On the declassification issue, in putting the Khamisiyah story together, we declassified a significant amount of information to address this question. Every bit of information that tells part of the story on Khamisiyah has been declassified. Does that mean there are documents on the Iraq war that are still classified? Yes, there are. I don't know what those percentages are, and all of those are being looked at relevant to addressing these questions for declassification.
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    Mr. HUTCHINSON. Well, I would urge you and your superiors that you have a standard which allows maximum disclosure to the public and to Congress for these documents. It is very important.
    Mr. WALPOLE. That is the standard, and every document that cannot be declassified for sources and methods concerns, including the discussion that I had earlier about indications, will be provided or has been provided to the committee.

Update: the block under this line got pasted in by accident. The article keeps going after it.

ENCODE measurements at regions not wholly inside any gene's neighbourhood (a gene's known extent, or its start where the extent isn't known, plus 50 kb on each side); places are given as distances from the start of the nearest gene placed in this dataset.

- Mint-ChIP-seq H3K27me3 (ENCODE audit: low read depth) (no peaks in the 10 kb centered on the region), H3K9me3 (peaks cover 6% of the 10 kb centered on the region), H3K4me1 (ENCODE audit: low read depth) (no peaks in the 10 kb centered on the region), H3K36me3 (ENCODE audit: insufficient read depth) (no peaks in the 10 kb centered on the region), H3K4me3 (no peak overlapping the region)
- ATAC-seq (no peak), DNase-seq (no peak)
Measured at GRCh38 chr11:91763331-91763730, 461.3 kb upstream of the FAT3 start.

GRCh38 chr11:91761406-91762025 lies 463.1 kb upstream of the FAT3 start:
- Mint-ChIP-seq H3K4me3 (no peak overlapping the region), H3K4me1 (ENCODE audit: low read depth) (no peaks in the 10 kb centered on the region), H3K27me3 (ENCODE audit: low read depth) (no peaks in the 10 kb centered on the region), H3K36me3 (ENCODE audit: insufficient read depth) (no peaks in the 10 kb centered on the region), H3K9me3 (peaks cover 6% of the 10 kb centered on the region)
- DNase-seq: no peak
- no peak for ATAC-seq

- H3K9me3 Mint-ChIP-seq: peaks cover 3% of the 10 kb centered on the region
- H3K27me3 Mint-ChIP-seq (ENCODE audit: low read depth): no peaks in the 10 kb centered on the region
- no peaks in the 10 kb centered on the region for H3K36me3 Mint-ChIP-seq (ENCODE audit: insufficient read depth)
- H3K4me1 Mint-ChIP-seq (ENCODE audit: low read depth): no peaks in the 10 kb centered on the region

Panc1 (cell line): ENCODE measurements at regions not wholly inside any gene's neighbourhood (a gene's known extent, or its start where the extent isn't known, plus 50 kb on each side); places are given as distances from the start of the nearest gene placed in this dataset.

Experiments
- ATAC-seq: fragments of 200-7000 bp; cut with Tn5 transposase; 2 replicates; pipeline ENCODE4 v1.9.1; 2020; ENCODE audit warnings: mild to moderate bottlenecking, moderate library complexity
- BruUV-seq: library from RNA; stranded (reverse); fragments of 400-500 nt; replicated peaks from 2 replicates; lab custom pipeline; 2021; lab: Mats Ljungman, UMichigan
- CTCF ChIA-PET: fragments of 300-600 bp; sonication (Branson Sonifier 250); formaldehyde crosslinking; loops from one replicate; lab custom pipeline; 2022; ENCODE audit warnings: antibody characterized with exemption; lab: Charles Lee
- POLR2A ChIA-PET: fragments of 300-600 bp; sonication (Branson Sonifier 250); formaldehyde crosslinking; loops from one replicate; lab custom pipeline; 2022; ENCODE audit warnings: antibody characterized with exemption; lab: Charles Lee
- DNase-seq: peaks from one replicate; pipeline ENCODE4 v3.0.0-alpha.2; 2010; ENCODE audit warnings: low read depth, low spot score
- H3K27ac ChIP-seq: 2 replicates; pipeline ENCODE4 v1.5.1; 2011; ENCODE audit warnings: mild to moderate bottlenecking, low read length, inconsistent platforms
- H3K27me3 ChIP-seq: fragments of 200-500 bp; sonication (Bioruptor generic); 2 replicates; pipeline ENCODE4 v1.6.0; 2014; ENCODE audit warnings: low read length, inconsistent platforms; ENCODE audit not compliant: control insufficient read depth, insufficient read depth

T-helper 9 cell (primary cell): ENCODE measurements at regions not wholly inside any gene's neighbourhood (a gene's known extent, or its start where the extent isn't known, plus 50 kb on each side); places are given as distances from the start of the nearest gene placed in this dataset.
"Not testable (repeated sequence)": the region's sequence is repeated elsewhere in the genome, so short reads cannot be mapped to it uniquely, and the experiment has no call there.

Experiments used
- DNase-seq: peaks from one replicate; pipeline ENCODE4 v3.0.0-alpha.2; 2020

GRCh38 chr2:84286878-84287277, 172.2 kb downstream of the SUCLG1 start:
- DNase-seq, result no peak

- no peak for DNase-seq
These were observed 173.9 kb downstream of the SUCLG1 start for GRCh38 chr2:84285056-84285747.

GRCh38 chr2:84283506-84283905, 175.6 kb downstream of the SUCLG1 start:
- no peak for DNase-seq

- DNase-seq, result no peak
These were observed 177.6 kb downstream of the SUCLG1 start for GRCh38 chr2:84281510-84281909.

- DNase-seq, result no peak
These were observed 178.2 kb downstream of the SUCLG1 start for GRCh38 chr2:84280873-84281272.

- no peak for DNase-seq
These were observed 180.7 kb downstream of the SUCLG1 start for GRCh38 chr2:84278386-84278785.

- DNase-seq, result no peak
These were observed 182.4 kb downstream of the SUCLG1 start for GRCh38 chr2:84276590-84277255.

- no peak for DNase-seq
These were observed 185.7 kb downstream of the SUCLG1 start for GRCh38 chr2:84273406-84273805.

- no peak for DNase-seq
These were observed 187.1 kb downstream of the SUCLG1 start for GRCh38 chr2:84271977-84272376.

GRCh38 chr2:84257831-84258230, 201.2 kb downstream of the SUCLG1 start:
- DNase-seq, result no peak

Mr. HUTCHINSON. I am going to run out of time here in just a second. Mr. Walpole, in reference to the CIA there was some acknowledgment that better information could have been provided concerning Khamisiyah and the chemical weapons there. I mean, some information was provided by the CIA, but you could have done a better job is the way I understand your testimony.
    Has there been any disciplinary action on any analyst or employees who have been held responsible?
    Mr. WALPOLE. No. The issues that we were discussing about it should have been better are analytical judgments. It was not an issue of disciplinary action.
    Now, in terms of following up to change some of our procedures—and the paper that you have walks through some of the issues. Harmonization of databases and issues like that, sharing of information, those changes will be made so that this doesn't occur in the future.
    Mr. HUTCHINSON. I think that is the critical issue that we ought to be focusing on, what can be changed to prevent this from happening in the future.
    I see that my time has expired, Mr. Chairman.
    Mr. STEARNS. The gentleman's time has expired. Mr. Kennedy.
    Mr. KENNEDY. Thank you very much, Mr. Chairman.